Let's take advantage of our Pluralsight benefits and study the course over a few weeks, then gather for beer and fellowship and open discussion on what we've learned.
Course Viewing Sessions at VersionOne (Downtown):
Parking: You can park in the visitor parking of the Ponce Spring building in the lower floors of the deck, though it's often limited. I've seen people park across the street in the gated, covered lot behind the Dancing Goats coffee shop also.
Pre-Event Code Showcase: Have you built something with SPA-style techniques? share your link on this page or come over a bit early with your device of choice to show others! You can also bring it to Manuel's afterward.
6:05: View lessons 1 and 2 back-to-back. Latecomer? No prob, just grab a beer from the fridge, find a chair, and enjoy yourself.
7ish: 10 minute break before 3rd lesson: intros, brief discussions
7:45: Finish & clean up
8 - 9: We'll head to Manuel's Tavern just up North Avenue from 8 to 9pm for networking and a bite to eat. Join us if you can!
Navigation, Transitions, Storage, and Messaging (Half)
Thu Oct 18:
Navigation, Transitions, Storage, and Messaging
Saving, Change Tracking and Validation
Mobility and Responsive Design with CSS and LESS
Thursday Nov 1:
Social gathering at Manuel's Tavern in Eagle's Nest Room (far left corner up the stairs)
Learn More About Single Page Applications:
Here's an excerpt from John's blog post introducing the course:
What is a SPA?
In short, there is a great wikipedia page that explains what a SPA is, some ways to create a SPA (there is not just one cut and dry way), and some pros and cons. Definitely check it out. My cliff notes, that I include in the course, are that a SPA is a web app that fits on a single web page that provides a fluid user experience. A SPA is fully (or close) loaded on the initial page load, it’s key resources are preloaded, and progressively downloads features as required. A SPA may also persist and maintain important state on the client while also handling navigation, history and deep linking. A great examples of a SPA is gmail.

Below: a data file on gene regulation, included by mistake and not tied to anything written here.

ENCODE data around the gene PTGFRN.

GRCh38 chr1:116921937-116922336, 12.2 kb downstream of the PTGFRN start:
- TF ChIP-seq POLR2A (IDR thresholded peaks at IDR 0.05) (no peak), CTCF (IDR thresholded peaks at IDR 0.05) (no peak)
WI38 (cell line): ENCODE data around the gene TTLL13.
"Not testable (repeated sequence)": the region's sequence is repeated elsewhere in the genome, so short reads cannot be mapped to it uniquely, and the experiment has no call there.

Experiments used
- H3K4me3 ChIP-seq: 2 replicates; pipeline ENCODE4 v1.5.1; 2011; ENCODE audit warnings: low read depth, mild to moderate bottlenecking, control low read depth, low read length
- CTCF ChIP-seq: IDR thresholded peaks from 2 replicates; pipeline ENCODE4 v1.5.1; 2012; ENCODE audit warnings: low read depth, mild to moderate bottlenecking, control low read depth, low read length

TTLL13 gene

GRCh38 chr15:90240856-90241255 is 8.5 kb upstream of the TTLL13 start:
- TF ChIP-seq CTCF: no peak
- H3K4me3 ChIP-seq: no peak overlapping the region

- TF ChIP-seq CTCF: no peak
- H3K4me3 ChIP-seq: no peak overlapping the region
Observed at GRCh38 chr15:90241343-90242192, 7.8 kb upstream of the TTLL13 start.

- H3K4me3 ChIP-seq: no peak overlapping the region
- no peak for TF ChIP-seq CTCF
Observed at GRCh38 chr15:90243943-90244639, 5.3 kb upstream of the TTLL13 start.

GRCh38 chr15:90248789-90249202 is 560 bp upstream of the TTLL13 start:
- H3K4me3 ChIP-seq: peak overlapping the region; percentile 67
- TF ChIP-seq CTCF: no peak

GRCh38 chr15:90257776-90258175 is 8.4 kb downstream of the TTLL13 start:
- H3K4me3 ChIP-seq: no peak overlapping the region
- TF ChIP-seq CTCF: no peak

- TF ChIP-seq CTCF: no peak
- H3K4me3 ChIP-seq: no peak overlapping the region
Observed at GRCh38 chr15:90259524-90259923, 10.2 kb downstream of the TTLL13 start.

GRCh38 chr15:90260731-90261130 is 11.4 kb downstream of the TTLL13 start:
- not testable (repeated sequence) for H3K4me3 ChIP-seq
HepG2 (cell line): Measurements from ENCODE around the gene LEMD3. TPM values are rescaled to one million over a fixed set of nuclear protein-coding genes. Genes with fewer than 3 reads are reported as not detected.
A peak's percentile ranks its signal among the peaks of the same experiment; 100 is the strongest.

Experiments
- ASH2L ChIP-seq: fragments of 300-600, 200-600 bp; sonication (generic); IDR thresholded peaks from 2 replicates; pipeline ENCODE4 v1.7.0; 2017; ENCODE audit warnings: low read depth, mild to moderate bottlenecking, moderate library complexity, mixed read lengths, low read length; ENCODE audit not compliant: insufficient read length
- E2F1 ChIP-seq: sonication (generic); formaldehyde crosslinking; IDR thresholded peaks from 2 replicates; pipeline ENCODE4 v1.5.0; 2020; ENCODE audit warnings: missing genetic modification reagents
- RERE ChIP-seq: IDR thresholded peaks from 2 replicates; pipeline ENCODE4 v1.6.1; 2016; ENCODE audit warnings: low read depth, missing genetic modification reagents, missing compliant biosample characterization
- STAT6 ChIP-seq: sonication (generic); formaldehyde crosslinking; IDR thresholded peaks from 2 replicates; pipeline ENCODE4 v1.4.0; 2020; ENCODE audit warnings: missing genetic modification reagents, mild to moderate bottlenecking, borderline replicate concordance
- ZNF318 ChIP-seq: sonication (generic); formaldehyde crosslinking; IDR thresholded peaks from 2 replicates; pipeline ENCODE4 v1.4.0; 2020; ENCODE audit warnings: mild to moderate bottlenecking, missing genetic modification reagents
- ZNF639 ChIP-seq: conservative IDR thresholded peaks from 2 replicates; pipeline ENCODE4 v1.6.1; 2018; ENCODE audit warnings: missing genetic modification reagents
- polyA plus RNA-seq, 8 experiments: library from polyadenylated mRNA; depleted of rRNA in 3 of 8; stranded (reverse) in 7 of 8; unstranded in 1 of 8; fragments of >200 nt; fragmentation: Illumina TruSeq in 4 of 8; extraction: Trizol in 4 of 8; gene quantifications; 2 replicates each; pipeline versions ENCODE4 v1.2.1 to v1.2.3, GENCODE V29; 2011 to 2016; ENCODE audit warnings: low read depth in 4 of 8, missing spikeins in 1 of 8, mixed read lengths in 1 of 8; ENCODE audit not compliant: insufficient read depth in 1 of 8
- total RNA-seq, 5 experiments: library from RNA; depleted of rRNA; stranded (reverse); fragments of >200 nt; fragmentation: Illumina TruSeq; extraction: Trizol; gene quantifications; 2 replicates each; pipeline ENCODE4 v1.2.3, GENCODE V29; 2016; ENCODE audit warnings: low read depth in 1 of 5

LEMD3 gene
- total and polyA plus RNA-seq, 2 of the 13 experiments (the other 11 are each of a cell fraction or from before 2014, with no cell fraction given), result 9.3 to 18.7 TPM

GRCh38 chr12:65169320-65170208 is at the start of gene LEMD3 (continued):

What’s the point?
The user experience is key. If you can speed up the perception of page loads and navigation for the user, you win. A SPA preloads what the user may most oft use, so when they navigate they are not making network trips and page reloads on those oft used features. Thus the result is a snappy app and a happy user.
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- You're a developer who uses what works while keeping an eye out for a better way.
- You reach outside the mainstream to adopt the best of any community: Open Source, Agile, Java, Ruby, etc.
- You're not content with the status quo. Things can always be better expressed, more elegant and simple, more mutable, higher quality, etc.
- You know tools are great, but they only take you so far. It's the principles and knowledge that really matter. The best tools are those that embed the knowledge and encourage the principles."